On December 19, 2023, a volcano erupted in southwest Iceland, sending out lava and smoke over a large area. The eruption happened after weeks of strong earthquakes, as reported by Iceland’s Meteorological Office. The eruption posed a danger to a nearby town called Grindavik. To keep people safe, authorities evacuated around 4,000 residents from Grindavik and closed the nearby Blue Lagoon geothermal spa, expecting a significant eruption on the Reykjanes peninsula. The eruption started near Grindavik, only a few kilometers away, causing cracks in the ground that extended towards the village, which is about 40 kilometers southwest of Reykjavik. Despite the eruption, Keflavik International Airport in Reykjavik stayed open, but there were many delays for incoming and outgoing flights. Pictures and live videos of the eruption showed molten rock shooting from cracks in the ground, creating bright yellow and orange colors against the night sky.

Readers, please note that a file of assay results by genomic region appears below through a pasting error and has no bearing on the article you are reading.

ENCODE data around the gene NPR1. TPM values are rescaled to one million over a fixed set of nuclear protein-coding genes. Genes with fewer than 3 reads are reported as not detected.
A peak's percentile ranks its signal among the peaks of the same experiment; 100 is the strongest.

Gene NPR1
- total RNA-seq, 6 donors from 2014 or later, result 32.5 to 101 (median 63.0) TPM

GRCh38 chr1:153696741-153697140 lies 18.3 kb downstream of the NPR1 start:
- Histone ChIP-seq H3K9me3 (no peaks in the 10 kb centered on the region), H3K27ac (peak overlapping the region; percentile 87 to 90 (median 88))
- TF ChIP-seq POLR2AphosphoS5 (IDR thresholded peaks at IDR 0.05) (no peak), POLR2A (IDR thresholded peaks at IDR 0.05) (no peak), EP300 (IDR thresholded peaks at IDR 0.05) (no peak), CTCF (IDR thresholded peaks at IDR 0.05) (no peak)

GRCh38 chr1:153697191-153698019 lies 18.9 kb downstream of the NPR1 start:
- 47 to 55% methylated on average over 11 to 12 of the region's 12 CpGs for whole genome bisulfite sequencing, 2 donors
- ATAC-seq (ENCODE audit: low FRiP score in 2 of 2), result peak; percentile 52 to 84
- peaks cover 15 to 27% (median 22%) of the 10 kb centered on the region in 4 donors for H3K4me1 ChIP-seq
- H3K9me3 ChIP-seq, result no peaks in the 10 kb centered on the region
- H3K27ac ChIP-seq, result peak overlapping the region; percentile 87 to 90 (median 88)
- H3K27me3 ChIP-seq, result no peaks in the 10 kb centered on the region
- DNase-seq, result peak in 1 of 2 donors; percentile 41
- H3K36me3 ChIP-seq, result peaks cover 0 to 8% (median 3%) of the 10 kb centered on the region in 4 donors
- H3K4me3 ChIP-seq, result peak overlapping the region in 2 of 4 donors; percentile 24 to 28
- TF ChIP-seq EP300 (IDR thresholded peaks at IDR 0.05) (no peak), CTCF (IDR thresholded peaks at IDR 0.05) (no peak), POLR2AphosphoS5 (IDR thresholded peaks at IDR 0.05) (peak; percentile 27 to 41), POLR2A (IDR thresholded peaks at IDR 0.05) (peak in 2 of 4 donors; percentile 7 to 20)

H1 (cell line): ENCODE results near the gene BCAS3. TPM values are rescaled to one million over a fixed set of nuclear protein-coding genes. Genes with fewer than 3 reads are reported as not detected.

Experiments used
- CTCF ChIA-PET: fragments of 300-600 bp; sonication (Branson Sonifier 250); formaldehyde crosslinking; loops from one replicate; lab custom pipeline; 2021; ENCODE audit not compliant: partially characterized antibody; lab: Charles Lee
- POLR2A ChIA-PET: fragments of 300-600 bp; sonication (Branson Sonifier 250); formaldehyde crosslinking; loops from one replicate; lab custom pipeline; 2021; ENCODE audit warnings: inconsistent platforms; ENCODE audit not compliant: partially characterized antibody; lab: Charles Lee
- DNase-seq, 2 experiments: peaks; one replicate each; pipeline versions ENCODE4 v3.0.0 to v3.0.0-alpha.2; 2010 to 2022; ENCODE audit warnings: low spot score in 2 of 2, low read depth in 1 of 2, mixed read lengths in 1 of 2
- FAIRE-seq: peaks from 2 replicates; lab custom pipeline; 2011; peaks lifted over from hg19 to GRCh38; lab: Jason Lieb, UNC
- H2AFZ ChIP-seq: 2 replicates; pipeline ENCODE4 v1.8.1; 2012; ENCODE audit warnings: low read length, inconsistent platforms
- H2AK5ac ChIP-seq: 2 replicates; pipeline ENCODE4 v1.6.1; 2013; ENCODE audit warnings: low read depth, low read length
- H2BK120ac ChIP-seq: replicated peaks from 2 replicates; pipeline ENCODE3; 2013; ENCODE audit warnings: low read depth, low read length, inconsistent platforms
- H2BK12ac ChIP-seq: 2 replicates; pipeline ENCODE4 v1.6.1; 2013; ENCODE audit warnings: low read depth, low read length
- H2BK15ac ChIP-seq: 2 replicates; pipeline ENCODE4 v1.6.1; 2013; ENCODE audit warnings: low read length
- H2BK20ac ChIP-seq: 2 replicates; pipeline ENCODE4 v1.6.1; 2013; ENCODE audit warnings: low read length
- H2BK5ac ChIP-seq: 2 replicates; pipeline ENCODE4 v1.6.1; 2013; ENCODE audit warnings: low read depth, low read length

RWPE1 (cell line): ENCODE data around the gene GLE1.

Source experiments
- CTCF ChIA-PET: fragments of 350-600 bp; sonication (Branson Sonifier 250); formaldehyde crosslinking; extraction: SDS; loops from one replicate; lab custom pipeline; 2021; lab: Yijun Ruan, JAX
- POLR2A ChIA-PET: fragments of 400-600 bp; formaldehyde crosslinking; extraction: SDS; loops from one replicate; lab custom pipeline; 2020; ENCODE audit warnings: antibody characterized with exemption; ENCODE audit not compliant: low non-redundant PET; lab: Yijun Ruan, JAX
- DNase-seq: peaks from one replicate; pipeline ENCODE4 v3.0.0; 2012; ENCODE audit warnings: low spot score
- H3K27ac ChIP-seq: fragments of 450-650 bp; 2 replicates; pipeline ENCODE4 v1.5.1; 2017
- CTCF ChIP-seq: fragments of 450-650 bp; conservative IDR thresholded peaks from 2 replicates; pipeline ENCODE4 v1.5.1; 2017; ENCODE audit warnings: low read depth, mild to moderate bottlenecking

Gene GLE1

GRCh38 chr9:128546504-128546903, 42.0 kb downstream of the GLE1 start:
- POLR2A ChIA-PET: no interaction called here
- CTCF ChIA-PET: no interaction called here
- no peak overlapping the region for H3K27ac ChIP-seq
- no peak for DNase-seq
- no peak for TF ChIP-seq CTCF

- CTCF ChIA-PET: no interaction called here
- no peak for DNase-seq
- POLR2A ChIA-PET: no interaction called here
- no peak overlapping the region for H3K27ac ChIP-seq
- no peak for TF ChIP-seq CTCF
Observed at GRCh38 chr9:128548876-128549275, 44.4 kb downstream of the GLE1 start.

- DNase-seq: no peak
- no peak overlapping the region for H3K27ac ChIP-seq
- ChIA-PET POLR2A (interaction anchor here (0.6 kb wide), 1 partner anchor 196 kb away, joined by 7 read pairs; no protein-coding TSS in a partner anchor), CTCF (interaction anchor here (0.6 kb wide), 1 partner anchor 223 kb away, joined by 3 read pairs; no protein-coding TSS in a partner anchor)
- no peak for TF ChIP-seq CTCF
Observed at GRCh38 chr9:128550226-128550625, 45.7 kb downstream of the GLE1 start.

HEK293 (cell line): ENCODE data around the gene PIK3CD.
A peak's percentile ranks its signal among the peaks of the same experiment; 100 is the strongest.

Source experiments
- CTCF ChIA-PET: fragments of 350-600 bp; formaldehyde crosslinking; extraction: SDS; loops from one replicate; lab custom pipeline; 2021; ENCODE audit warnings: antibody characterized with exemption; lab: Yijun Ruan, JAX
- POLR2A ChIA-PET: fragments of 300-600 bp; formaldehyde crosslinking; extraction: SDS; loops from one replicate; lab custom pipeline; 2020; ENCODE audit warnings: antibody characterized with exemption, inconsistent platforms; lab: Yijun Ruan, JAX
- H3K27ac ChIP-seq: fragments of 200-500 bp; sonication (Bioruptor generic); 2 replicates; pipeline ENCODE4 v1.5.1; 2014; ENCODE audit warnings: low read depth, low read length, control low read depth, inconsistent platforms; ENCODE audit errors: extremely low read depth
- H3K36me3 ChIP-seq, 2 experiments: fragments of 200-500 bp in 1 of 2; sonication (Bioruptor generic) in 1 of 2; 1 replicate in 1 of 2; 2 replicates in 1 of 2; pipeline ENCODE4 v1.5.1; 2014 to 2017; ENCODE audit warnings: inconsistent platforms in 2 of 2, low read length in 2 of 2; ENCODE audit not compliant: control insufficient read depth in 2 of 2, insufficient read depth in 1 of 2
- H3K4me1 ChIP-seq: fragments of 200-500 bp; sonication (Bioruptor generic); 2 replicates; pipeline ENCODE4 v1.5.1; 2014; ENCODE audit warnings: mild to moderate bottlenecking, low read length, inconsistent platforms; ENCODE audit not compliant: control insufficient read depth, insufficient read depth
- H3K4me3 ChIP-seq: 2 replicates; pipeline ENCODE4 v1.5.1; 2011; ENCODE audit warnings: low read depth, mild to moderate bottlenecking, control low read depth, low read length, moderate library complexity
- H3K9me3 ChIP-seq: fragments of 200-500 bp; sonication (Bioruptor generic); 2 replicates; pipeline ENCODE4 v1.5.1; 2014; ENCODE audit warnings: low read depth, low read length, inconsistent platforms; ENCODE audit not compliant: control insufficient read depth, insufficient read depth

The Meteorological Office mentioned that seismic activity and GPS measurements suggested the magma was moving southwest, indicating the eruption might continue towards Grindavik. The lava flow was measured at 100 to 200 cubic meters per second, exceeding the amount from previous eruptions in the area. Local police heightened their alert due to potential volcanic activity in Iceland, cautioning people to stay away while emergency crews assessed the situation. The country, situated on tectonic plate boundaries, faces challenges in predicting eruptions despite frequent seismic and volcanic events. In mid-November, Grindavik residents were evacuated due to seismic activity, but it subsided later. The Reykjanes peninsula, prone to eruptions, had notable events in March 2021, August 2022, and July 2023.